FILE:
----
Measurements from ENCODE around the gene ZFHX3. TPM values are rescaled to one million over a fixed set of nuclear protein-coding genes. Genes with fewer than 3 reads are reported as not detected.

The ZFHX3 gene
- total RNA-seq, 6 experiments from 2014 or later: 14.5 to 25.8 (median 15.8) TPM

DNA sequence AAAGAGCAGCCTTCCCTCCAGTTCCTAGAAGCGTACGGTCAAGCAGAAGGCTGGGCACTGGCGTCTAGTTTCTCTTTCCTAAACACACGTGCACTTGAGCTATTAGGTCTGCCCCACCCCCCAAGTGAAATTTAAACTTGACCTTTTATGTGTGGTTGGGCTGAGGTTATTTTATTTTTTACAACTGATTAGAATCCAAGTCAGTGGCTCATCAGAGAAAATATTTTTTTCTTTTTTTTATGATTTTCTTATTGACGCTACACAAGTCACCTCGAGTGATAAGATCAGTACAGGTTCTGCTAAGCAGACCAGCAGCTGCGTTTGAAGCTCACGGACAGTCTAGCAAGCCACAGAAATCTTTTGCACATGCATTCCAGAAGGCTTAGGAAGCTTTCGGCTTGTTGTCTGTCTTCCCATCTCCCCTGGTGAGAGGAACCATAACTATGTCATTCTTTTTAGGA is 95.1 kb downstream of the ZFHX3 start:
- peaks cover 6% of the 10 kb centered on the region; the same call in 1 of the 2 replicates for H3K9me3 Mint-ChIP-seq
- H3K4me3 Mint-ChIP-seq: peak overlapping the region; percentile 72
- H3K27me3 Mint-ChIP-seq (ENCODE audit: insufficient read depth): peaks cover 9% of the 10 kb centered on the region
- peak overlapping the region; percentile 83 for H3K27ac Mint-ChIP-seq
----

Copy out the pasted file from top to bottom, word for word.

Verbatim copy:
Measurements from ENCODE around the gene ZFHX3. TPM values are rescaled to one million over a fixed set of nuclear protein-coding genes. Genes with fewer than 3 reads are reported as not detected.

The ZFHX3 gene
- total RNA-seq, 6 experiments from 2014 or later: 14.5 to 25.8 (median 15.8) TPM

DNA sequence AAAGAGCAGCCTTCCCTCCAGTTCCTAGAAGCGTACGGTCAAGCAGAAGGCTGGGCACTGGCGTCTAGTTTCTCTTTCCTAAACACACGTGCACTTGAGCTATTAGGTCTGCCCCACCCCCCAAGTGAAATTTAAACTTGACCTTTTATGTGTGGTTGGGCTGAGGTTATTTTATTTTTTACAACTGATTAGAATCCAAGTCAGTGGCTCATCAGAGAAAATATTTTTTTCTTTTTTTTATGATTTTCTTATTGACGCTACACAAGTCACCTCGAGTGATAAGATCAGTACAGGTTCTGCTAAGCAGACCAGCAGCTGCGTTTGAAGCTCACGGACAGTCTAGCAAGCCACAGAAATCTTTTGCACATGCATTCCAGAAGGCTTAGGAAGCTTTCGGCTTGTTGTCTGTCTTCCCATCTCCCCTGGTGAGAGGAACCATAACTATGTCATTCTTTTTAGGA is 95.1 kb downstream of the ZFHX3 start:
- peaks cover 6% of the 10 kb centered on the region; the same call in 1 of the 2 replicates for H3K9me3 Mint-ChIP-seq
- H3K4me3 Mint-ChIP-seq: peak overlapping the region; percentile 72
- H3K27me3 Mint-ChIP-seq (ENCODE audit: insufficient read depth): peaks cover 9% of the 10 kb centered on the region
- peak overlapping the region; percentile 83 for H3K27ac Mint-ChIP-seq